Scientists at the University of Michigan Comprehensive Cancer Center measured the level of a protein called tumor necrosis factor, or TNF, seven days after patients received a bone marrow transplant. TNF, a trigger for inflammation, is known to be elevated in people who develop graft vs. host disease, the most common serious side effect of a bone marrow transplant from a donor.
The study looked at 170 patients, 94 of whom went on to develop graft vs. host disease, a condition in which the transplanted immune system attacks the patient’s normal tissue. Those 94 patients had elevated levels of the TNF-receptor protein a week after their transplant – before they showed any symptoms of graft vs. host disease. Researchers also found patients whose TNF level was elevated at seven days had a 20-point lower survival rate: 62 percent were alive after a year, compared to 85 percent of those with a lower TNF.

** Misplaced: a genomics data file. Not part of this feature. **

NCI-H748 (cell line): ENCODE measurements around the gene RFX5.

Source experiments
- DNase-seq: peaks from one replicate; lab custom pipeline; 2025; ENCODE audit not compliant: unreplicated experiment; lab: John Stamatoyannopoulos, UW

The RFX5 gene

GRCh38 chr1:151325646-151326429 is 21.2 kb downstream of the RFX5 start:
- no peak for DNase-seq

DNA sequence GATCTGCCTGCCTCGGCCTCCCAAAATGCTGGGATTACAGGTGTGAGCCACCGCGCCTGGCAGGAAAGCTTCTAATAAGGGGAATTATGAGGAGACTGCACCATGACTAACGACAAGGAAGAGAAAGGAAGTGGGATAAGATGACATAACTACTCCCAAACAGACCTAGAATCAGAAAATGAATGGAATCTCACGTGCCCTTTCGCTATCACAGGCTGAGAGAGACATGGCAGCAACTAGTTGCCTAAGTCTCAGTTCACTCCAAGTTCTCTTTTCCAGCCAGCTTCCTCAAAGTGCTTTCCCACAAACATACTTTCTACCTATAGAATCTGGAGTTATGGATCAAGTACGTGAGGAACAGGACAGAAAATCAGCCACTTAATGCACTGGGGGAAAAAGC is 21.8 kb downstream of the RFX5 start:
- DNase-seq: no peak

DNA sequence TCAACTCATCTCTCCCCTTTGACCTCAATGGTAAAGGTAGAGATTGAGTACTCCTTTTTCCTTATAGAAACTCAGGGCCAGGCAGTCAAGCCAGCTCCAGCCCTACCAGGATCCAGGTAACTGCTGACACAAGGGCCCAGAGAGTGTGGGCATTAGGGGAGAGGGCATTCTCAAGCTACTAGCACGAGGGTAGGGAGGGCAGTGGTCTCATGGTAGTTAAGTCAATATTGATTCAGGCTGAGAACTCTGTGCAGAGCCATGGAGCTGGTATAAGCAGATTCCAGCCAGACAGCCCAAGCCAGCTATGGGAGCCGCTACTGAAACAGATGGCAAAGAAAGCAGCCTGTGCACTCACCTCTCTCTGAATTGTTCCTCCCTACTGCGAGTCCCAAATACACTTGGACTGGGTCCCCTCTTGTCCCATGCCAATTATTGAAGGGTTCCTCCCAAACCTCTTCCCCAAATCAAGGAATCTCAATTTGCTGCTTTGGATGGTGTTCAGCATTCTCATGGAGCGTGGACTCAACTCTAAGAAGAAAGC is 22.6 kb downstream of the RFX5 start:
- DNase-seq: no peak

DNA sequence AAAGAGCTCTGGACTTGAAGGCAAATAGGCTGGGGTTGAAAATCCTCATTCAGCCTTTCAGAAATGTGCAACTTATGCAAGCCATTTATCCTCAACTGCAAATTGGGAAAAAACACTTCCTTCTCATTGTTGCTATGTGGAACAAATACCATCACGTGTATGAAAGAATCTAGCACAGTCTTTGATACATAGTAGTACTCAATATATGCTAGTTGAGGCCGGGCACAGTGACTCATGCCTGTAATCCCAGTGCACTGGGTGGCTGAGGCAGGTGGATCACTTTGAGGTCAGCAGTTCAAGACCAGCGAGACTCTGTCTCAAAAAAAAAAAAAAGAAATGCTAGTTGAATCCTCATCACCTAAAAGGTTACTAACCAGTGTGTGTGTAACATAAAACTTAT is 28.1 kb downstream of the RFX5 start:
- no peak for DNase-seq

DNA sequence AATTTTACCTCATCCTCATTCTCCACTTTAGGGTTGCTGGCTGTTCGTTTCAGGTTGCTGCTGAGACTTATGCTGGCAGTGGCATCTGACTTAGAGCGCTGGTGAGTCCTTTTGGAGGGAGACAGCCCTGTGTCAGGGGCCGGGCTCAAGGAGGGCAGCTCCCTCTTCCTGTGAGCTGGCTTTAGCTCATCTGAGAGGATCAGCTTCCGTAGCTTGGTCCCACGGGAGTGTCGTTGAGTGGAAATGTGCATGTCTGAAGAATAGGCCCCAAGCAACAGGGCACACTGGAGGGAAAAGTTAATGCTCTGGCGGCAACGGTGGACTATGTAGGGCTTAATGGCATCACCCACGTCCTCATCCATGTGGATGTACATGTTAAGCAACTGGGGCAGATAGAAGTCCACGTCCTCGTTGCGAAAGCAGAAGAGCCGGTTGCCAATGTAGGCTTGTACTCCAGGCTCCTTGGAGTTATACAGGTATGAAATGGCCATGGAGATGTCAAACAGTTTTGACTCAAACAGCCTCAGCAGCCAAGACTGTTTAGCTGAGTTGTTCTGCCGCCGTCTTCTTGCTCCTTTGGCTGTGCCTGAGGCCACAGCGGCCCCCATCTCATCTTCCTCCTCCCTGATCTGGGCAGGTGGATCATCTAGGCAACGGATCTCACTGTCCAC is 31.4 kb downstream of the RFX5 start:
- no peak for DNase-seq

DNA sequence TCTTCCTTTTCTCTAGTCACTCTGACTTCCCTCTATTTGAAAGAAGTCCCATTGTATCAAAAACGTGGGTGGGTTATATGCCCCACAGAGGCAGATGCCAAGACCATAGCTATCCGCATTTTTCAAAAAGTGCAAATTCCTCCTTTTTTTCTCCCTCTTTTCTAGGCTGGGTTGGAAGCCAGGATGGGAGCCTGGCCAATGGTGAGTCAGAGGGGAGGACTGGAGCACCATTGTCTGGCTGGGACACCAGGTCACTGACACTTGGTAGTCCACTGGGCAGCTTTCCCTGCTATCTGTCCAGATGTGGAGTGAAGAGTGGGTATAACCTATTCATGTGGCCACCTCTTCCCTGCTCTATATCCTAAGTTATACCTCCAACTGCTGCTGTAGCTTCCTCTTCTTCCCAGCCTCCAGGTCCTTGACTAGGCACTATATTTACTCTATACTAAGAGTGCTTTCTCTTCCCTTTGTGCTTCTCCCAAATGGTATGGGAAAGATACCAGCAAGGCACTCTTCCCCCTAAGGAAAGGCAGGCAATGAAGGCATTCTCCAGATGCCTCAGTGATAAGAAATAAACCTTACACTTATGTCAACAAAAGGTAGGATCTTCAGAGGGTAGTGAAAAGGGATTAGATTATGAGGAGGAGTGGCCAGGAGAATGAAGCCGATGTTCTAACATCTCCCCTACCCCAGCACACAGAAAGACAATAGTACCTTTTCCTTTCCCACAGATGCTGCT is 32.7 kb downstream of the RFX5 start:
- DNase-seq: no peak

“This suggests we could target patients to prevent graft vs. host disease based on their post-transplant level of TNF. If we can develop a test that can reliably predict this complication, we can then look at treating it before any symptoms develop. This is one small step in a long road to making transplants safer and more effective,” says study author John Levine, M.D., associate professor of paediatrics and internal medicine at the U-M Medical School.
MEDICA.de; Source: University of Michigan Health System